|WikiProject Chemistry||(Rated B-class, High-importance)|
can someone add milk to the article. the fat globules in milk are contained in micelles structured by k-casein molecule. those micelles are also responsible for the white color (because of emulsion light dispersion). —Preceding unsigned comment added by 22.214.171.124 (talk) 21:57, 29 December 2009 (UTC)
I have never heard anyone refer to micelles as micellae
How do you pronounce "micelle"?
Try saying "My Seal" That works for me...(Lance Tyrell)
I think this might be like using penes as the plural for penis. It may be proper but it just isn't done.126.96.36.199
Should this page be merged (together with lipid bilayer) to a new heading "lipid structures"? --Eleassar777 14:50, 24 May 2005 (UTC)
I don't think so, as micelles can be formed by chemicals other than lipids. --Solidpeg 00:39, 14 Jun 2005 (UTC)
Shouldn't pronunciations be verifiable in another reference (e.g., OED)? I don't think "my seal" is considered standard at this point. —Preceding unsigned comment added by 188.8.131.52 (talk) 01:26, 9 December 2009 (UTC)
- The following information is taken from The American Heritage Dictionary of the American Language, page 828 (1975 edition, which happens to be on the shelf behind my desk — is it time to get another one?):
- micelle, plural micelles.
- Also micella, plural micellae, which is actually New Latin. Consequently, you should use micellae only if you use micella; I have no idea how common the Latin forms are compared to the anglicized forms in chemical and biological English usage.
- Personally, I think there is no etymological justification for the pronunciation "My Seal", as the double-L normally indicates a "short" vowel no matter what follows it. It should be pronounced "My Cell", thinking that the solvophobic material is imprisoned inside. Can anyone cite a dictionary which allows "My Seal"? -- Solo Owl 14:42, 24 September 2013 (UTC) — Preceding unsigned comment added by Eall Ân Ûle (talk • contribs)
I had this page on my watchlist, and some recent edits seem to have messed it up. I'm not sure what the correct version of this page is, but I'm concerned about the recent edits. --DannyWilde 08:05, 8 November 2005 (UTC)
Actually i'm still not sure about this. Perhaps any talent can edit it in order to make it clearer? Thanks...--Winter1211 17:36, 15 November 2005 (UTC)
The driving force for formation of the micelle is better to be explained by the Gibbs free energy. In fact one can just using the regular solution theory to give a good and quantitative arguement.
Micelles increases entropy
The aggregation of amphiphatic molecules actually increases the entropy of the surrounding water molecules. Water molecules build hydrogen bonds to other polar molecules. If an amphiphatic or hydrophobic molecule is immersed in water, water molecules next to the concerned molecule have a reduced number of possible partners for hydrogen bonding - and their order is increased (="small entropy"). In order to increase entropy ("disorder") of the water molecules, amphiphatic or hydrophic molecules aggregate which actually decreases the surface/volume ratio. The ordering of water molecules around the hydrophic molecule or the hydrophobic part of the amphiphatic molecule is called clathrate structure or cage. That's why dispersed oil droplets in water will always form a big oil drop. The dispersed oil droplets refers to high order (of water molecules) and the big drop refers to small order of water molecules.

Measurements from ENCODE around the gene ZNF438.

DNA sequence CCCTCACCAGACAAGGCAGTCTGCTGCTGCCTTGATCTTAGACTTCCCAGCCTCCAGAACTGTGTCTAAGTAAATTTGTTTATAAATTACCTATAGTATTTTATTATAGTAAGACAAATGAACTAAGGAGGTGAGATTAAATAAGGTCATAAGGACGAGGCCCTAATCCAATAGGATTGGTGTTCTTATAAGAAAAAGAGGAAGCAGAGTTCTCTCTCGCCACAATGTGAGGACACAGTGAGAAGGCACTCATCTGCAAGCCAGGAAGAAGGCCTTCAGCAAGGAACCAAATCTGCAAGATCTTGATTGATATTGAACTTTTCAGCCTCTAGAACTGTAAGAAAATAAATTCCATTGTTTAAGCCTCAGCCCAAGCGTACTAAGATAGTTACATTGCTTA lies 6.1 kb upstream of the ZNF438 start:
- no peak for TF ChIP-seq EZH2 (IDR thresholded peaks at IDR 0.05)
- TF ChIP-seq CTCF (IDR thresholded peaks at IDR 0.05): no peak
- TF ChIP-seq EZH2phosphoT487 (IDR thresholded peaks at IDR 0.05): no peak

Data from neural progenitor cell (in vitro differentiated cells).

See Alberts: "Molecular Biology of the Cell"
- The hydrophobic effect is not necessarily entropic; it can be enthalpic. This depends on the temperature. See "Proteins" by Creighton. Biophys 21:22, 31 October 2006 (UTC)
This article says that the plural is micellae, then uses micelles throughout! Jeff Knaggs 08:38, 12 September 2006 (UTC)
- Second the motion. Google Scholar returns over 2000 hits for admicelle and over 3000 for hemimicelle. Neither word occurs in Wikipedia. [And I thought Wikipedia was my friend :-( .] There seems to be enough notability to at least mention these two concepts on the Micelle page. And give illustrations like the ones in the infobox — better than any verbal definition! -- Solo Owl 14:57, 24 September 2013 (UTC) — Preceding unsigned comment added by Eall Ân Ûle (talk • contribs)
Willard Water mention and ref is over the top
I'm somewhat sympathetic to exotic phenomenon, *IF* there's some reasonable basis, so I followed the Willard Water link to a 1980 "60 Minutes" transcript, and read...complete crap.
I am not going to try to delete this from the article, since some fabulist will probably defend it, and I don't care enough to wage that battle, but I really do think that that pseudo-science is *entirely* inappropriate on this page. to the author. charcoal water is at least proven to accept extra nutrients for plants due to the friggin charcoal you meathead boom thats science. Body PH is crap science though if your reading this and thinking to drink it just don't. It will at the very least remove nutrients from your body.
The introduction to the article says the correct pronunciation is /maɪˈsiːl/ ("my seal"). I am an undergraduate biochemistry student, and frequently work with micelles similar structures, and I have never heard this before; all of my professors pronounce the word as /maɪˈsɛl/ ("my sell"). I will leave in the current version, but I am also adding this one. mj_sklar (talk) 16:04, 6 April 2009 (UTC)
- See my comment above for a dictionary reference. If no one can cite a dictionary that says My Seal, I will delete it in a few months. -- Solo Owl 15:00, 24 September 2013 (UTC) — Preceding unsigned comment added by Eall Ân Ûle (talk • contribs)
Is it worth linking to Thermodynamics_of_micellization#Surfactant_packing_parameter ? 184.108.40.206 (talk) 22:33, 12 May 2014 (UTC)